Making the switch

PUBLISHED: 10:00 30 September 2014

Managing Director David Rowe, right, Dan Stevens, left, and fellow system integrator Tim Viney, centre, demonstrate the home technology

Managing Director David Rowe, right, Dan Stevens, left, and fellow system integrator Tim Viney, centre, demonstrate the home technology


Technology around the home is about to make the next leap forward…and it’s being pioneered here in Devon, as CHRISSY HARRIS discovers

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I’ve seen the future – and it’s all at the touch of a button. Pretty soon, households across the country will be controlling their heating, dimming lights, closing curtains and adjusting TV sets with their mobile phones and tablets.

What was once the stuff of science fiction movies could soon be coming to a three to four bed-house near you.

It’s a frightening concept for those of us who have only just got to grips with programming the dishwasher.

But the people behind ‘home automation’ assure us that this technology is there to make our lives simpler, safer and more economical - even if you’re prone to answering the TV remote instead of the phone!

“All this is pretty new to me,” says the instantly likeable David Rowe, managing director of Applied Home Automation, a Plymouth-based company that is leading the way in ‘smart home’ technology in the South West.

“I come from an industrial background and it’s always been laughable to anyone that knows me that I should have all this technology around me. But anyone can do it. It’s so simple.”

David says he is practising what he preaches by installing the smart technology in his 200-year-old farmhouse in Tavistock.

You can’t help but wonder what the original occupiers would have made of it all when David talks about remote controlled lighting and a home entertainment system controlled at the touch of a button.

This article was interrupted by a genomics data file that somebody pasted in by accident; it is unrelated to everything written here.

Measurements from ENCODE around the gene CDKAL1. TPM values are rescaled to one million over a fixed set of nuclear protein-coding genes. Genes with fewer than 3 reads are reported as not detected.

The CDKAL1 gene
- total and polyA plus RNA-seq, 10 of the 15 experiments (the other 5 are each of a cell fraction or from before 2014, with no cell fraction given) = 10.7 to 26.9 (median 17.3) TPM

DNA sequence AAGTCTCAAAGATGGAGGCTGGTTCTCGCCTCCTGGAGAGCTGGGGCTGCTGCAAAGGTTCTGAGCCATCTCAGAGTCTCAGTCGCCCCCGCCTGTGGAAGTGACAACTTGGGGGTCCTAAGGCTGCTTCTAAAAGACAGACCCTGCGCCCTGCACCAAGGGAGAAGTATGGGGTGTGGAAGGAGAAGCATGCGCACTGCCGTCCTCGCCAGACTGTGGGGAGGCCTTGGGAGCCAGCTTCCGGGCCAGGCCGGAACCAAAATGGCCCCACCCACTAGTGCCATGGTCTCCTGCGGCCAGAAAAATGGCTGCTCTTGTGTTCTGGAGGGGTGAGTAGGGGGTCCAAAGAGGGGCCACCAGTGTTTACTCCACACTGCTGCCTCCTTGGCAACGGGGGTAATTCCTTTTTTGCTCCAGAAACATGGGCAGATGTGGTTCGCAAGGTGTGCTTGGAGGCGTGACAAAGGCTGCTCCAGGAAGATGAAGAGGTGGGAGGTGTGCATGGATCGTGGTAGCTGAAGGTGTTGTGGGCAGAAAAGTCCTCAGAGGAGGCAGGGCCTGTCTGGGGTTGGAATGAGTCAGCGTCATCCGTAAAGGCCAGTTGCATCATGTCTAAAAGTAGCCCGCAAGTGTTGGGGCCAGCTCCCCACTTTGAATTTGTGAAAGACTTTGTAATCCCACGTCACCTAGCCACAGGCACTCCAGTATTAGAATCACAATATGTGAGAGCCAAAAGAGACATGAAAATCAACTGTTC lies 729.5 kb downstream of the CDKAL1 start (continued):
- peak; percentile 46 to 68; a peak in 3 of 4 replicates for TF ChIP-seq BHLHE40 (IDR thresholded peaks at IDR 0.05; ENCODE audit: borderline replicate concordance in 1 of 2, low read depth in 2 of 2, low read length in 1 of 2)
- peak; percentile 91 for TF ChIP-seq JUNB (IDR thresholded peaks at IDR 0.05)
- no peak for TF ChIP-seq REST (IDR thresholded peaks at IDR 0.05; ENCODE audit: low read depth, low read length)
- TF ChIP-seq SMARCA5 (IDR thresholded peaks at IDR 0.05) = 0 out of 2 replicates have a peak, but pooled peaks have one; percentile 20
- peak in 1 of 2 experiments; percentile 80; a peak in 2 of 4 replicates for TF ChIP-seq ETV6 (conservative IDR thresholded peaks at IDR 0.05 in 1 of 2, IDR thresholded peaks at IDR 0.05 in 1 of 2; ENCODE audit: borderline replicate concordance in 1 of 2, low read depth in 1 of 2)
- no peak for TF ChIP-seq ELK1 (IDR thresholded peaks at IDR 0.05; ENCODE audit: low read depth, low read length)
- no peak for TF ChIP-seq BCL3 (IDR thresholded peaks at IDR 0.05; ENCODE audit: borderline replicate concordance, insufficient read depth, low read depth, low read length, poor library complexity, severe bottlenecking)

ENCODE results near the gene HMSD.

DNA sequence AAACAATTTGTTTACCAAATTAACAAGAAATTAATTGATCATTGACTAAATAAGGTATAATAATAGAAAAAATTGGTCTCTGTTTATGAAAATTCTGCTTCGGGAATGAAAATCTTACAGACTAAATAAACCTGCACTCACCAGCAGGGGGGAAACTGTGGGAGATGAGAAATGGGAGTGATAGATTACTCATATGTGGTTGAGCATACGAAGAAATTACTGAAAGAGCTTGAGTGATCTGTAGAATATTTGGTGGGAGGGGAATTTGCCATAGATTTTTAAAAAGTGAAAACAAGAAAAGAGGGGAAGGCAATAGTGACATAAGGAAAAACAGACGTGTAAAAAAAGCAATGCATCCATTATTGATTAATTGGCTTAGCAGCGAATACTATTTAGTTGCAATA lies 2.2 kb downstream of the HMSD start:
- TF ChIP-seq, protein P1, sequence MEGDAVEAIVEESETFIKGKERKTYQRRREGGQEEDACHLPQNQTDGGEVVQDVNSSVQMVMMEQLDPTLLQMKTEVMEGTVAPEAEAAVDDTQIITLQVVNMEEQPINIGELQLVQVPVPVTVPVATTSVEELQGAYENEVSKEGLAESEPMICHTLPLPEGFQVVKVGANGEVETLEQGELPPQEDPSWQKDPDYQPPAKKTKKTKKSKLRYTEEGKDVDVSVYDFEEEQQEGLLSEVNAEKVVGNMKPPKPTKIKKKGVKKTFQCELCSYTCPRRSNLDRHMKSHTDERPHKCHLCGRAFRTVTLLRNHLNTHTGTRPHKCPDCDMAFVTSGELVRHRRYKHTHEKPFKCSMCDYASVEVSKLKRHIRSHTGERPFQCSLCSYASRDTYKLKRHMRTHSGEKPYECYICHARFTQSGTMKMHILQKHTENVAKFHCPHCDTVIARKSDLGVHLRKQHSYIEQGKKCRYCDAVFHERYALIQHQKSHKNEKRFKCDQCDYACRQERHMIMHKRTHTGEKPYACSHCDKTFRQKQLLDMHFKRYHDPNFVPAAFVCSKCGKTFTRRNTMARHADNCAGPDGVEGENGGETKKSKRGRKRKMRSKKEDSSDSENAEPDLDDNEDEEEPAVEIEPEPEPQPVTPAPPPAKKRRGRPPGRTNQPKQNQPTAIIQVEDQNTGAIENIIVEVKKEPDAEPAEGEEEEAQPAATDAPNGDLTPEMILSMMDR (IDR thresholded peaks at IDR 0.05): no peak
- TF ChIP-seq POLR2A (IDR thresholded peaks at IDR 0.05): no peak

But experts say the UK home automation market is on the brink of a boom, with predictions the market could be worth £156 million by 2016.

Residents in the US and London are already enjoying the benefits and Devon is fast catching up.

“I’m pretty sure that this will become standard in homes,” says David. “When they build new houses, this technology will installed as the norm. What we are doing is not groundbreaking. We are taking standard products and putting them together. All the building blocks are there.”

David’s company has its roots in industry and specialised in making automation controls for machinery. It’s only recently that the firm has taken a leap into the future to make automation packages first for luxury yachts and, in the past two years, people’s homes.

Installing the full package on a three bedroom home could set you back about £30,000. But each package is tailor-made and price depends on what the customer wants. To help them decide, Applied Home Automation has just opened a ‘smart house showroom’ in its offices at Plympton’s Langage Business Park.

“Here, we’ll give you a demonstration,” says David, who very graciously gets up from the showroom’s sofa and hands over the reins to one of his techno-experts.

Dan Stevens, systems integrator, then proceeds to hit the ‘party button’, where the music notches up and coloured lights come on, then its on to the ‘romantic setting’ (a bit alarming for a moment, especially when Barry White’s voice came through the surround-sound speakers).

The curtains were opening and closing and the heating hotting up.

“I’ve installed it in my home,” says Dan, who lives in a two-bedroomed house in Plympton. “It wakes me up in the morning and the music starts playing in the bedroom. It sets the alarm and shuts down the house.”

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